MCV value being lower or higher than normal may be due to many situations as mentioned above. In the presence of a serious health problem, disorders in different blood parameters often occur. For this reason, all parameters included in the complete blood count should be evaluated together. If the cause is anemia, different values such as hemoglobin and hematocrit in the blood count will be sufficient to detect this condition. If anemia is not an issue, it is likely that some different screening tests will be needed for diagnosis. At the same time, the problem related to MCV can be fully diagnosed and the treatment process can be planned accordingly by methods such as taking the patient’s detailed medical history, evaluating the medications used, learning about accompanying health problems, physical examination and examining radiology images.
What are the symptoms that occur with MCV?
An MCV value below 80 fL is indicative of microcytic disorder, and a value above 100 fL is indicative of macrocytic disorder. Symptoms of low MCV include fatigue, loss of strength, shortness of breath, dizziness, and pale skin. This condition is called microcytic anemia and is usually caused by different conditions such as anemia, thalassemia (Mediterranean anemia) and lead poisoning in some cases. Elevated MCV is called macrocytosis. In this case, symptoms such as loss of appetite, heart palpitations, fatigue, shortness of breath, diarrhea, difficulty in concentration and forgetfulness occur. Some people may notice a low or high MCV value in their blood results without feeling any symptoms. Slightly high and slightly low MCV close to the limit may not cause any symptoms in the patient, and may even be a temporary condition. However, the cause should still be investigated.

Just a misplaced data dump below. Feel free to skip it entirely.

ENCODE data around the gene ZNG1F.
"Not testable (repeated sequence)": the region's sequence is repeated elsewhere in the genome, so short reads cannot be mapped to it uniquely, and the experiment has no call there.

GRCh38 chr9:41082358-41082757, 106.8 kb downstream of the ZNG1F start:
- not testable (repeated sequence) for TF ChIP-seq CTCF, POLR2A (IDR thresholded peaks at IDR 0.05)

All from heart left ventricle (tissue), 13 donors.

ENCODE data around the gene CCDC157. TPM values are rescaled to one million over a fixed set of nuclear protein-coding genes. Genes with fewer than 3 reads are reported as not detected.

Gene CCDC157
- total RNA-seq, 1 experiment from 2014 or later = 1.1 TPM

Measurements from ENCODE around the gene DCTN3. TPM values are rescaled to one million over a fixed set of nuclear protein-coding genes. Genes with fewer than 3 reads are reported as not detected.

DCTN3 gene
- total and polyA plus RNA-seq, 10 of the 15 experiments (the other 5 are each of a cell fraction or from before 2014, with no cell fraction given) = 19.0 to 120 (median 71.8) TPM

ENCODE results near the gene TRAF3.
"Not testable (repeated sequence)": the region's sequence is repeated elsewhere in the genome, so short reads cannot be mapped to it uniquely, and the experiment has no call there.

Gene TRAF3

MCV High and Low
MCV values provide important information in evaluating the treatment processes of diseases such as esophageal cancer, kidney disease, and rectal cancer, and in researching the effectiveness of chemotherapy and radiotherapy. In addition, it is useful to examine MCV values to evaluate cognitive functions in cases such as forgetfulness, focusing problems, and distraction. In such cases, high or low MCV values can be very decisive in determining the treatment plan. It is not possible to diagnose any disease based on the MCV test result alone. Therefore, high or low values should be evaluated by the physician and, if necessary, different diagnostic methods should be used.
How to Pass MCV?
Determining the cause of the high or low MCV value is the first step in returning blood values to normal. It is very important to take a detailed medical history of the patient during the diagnosis phase. Some diseases that the person may have, medications that are constantly used, or problems with eating habits may have paved the way for this situation. After obtaining information on such issues, physicians can evaluate various disease possibilities by ordering different blood tests and radiological imaging examinations. If anemia is detected, first the type of this anemia is determined. Different causes such as vitamin B12, folic acid or iron deficiency, as well as diseases such as thalassemia, can cause anemia. If there is a vitamin or mineral deficiency, the missing vitamin or mineral is supplemented. These supplements can be administered as oral pills or by injection. In severe deficiencies, supplementation with intramuscular injection gives faster results.
Gastrointestinal system bleeding may be suspected in anemias whose cause cannot be determined. When conditions such as gastritis, ulcers and intestinal diseases cause blood loss through the digestive system, they predispose to anemia. Therefore, if there is no vitamin or mineral deficiency and the person does not have a disease that will cause anemia, this possibility should also be evaluated. If bleeding is detected by performing a fecal occult blood test, the digestive system can be examined using methods such as endoscopy and colonoscopy. In thalassemia, if severe anemia develops, blood transfusion may be needed when blood values fall below certain limits. Apart from these, if MCV is low or high due to any chronic disease, a treatment plan is determined for the relevant disease.
If you see in your blood results that your MCV value is outside the reference range, you can consult your doctor to get information about the reasons for this situation and, if necessary, have additional diagnostic tests.